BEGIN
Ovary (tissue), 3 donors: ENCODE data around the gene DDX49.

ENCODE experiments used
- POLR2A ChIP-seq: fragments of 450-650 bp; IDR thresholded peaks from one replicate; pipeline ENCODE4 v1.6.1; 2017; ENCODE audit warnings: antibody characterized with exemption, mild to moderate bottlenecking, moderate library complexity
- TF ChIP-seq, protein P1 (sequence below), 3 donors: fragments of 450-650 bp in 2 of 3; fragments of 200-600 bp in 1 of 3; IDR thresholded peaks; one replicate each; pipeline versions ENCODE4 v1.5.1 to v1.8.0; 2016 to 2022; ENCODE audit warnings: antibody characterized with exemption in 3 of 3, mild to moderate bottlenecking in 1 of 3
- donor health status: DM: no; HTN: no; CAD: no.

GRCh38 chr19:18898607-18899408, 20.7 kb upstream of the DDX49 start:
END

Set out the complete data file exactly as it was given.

Ovary (tissue), 3 donors: ENCODE data around the gene DDX49.

ENCODE experiments used
- POLR2A ChIP-seq: fragments of 450-650 bp; IDR thresholded peaks from one replicate; pipeline ENCODE4 v1.6.1; 2017; ENCODE audit warnings: antibody characterized with exemption, mild to moderate bottlenecking, moderate library complexity
- TF ChIP-seq, protein P1 (sequence below), 3 donors: fragments of 450-650 bp in 2 of 3; fragments of 200-600 bp in 1 of 3; IDR thresholded peaks; one replicate each; pipeline versions ENCODE4 v1.5.1 to v1.8.0; 2016 to 2022; ENCODE audit warnings: antibody characterized with exemption in 3 of 3, mild to moderate bottlenecking in 1 of 3
- donor health status: DM: no; HTN: no; CAD: no.

GRCh38 chr19:18898607-18899408, 20.7 kb upstream of the DDX49 start: